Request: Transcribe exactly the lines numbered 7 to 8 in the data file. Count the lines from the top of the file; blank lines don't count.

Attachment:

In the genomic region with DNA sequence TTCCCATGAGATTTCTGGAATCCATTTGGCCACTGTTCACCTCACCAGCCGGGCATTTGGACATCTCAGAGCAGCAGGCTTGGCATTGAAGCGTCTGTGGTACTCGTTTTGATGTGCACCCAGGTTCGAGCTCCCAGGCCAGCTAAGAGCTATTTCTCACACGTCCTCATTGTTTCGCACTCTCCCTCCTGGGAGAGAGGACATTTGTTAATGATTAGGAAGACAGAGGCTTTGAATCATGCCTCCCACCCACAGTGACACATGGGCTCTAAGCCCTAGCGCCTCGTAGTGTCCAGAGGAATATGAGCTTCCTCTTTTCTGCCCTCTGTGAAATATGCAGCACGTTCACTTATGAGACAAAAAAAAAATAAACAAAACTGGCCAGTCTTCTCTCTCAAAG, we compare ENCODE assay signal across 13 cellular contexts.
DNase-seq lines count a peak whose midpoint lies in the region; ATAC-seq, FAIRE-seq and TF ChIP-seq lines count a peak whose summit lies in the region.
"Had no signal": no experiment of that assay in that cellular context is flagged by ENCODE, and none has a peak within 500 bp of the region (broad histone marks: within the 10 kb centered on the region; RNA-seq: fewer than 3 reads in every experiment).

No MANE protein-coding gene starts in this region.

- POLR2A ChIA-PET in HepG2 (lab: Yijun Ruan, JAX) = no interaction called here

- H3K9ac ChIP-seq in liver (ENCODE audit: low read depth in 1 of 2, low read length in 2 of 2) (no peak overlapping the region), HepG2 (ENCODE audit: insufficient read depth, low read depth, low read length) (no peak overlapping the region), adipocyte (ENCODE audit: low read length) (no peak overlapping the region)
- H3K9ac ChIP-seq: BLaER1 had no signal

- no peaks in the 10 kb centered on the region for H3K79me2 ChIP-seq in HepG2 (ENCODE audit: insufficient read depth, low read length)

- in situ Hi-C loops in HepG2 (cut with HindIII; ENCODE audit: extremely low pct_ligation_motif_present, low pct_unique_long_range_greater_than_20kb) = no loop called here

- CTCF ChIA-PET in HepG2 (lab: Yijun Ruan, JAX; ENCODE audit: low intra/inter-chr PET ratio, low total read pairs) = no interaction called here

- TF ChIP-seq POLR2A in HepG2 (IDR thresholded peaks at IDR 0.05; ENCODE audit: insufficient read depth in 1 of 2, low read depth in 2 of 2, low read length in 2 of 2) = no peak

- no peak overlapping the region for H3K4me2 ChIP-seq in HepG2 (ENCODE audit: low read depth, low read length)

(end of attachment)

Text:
- H3K9ac ChIP-seq: BLaER1 had no signal

- no peaks in the 10 kb centered on the region for H3K79me2 ChIP-seq in HepG2 (ENCODE audit: insufficient read depth, low read length)